The most important number on a vehicle is probably the VIN number. You will not be able to verify other components or numbers if you do not know how to decode the VIN on a particular Chevrolet.What is nice about the book is that it actually walks you through the entire process of decoding, including providing the location of the specific numbers. As a sidebar, the way to decode your car, including number locations and decoding information, will be outlined in any good resource book on your particular make and model car.You may find more details about this at QUICK VIN VERIFICATION – vin verifier.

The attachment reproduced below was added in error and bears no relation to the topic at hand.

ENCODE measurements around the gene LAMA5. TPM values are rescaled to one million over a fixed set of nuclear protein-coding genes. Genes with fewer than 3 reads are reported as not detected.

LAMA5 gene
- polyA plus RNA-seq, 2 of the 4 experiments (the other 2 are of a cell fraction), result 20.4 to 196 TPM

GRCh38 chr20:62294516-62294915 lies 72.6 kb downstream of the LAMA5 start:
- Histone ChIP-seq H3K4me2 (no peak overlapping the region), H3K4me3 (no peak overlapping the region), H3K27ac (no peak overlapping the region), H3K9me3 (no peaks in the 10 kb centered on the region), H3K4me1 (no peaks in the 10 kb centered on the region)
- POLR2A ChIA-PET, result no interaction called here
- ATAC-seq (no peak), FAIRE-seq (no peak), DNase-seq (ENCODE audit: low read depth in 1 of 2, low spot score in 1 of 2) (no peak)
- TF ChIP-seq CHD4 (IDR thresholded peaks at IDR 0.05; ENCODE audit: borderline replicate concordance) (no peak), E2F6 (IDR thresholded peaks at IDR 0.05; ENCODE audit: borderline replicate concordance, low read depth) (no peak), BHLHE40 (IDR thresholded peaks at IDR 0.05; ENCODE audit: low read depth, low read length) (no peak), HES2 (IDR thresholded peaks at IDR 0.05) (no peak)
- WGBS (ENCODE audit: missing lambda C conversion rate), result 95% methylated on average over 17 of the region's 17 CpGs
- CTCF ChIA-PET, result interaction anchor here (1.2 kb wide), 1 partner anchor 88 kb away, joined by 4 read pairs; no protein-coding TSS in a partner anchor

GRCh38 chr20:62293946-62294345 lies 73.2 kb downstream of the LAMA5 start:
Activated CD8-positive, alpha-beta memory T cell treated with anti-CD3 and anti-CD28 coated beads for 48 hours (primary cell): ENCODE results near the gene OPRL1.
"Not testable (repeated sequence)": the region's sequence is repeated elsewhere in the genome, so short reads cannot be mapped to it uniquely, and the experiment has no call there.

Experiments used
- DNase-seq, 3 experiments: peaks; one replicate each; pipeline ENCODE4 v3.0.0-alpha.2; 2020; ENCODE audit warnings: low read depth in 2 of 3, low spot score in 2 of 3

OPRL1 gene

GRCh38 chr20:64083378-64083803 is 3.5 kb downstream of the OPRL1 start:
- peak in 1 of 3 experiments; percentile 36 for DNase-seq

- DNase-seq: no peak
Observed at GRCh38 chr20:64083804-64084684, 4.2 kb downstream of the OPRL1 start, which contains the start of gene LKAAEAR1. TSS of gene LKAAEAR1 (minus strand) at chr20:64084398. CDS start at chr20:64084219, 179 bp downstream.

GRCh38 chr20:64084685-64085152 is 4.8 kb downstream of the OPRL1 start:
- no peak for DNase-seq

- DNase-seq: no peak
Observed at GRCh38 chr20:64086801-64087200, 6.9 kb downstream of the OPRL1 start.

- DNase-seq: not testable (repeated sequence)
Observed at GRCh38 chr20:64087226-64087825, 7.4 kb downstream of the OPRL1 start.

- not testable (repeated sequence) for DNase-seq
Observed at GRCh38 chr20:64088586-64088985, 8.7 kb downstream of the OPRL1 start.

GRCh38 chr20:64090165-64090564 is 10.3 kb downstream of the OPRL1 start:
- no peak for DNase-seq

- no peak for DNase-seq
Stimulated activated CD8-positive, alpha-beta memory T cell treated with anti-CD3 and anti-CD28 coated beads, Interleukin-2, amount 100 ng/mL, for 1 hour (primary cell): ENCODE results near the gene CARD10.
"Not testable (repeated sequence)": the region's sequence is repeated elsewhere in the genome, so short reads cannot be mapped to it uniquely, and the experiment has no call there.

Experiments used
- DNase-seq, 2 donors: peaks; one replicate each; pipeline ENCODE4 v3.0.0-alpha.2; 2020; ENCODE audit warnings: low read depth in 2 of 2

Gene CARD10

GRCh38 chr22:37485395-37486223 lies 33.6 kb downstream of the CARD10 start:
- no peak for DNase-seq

The VIN number is located on the top of the dashboard, on the drivers’ side, on 1968 and 1969 Camaros. By means of the windshield, the number is visible. I wiped the dirt and the dust off the tag of the VIN and copied the numbers to my notebook. In 1969, all Camaro trim tags were placed on the upper left-hand corner of the firewall in the engine compartment. I took my rag out of the trim tag and cleaned all the dust and gunk out of it. I recleaned the trim tag, and removed the rest of the gunk, since the numbers were not that clear. To illuminate the numbers, I used my flashlight and then I copied the numbers into my notebook. Some of the numbers for the trim tag matched the numbers for the VIN tag, which was a good sign. The remaining numbers indicated that it was number 353, XXX for my car body to come down the assembly line of this plant. The interior was originally a standard black interior, and in the first week of June, 1969, the car was constructed. The car was originally painted dark blue and was equipped with a package of spoilers and a package of chrome trim. Everything was lining up until now. The reason for all this information is to illustrate how you can verify that what you believe you are buying is exactly what you are getting.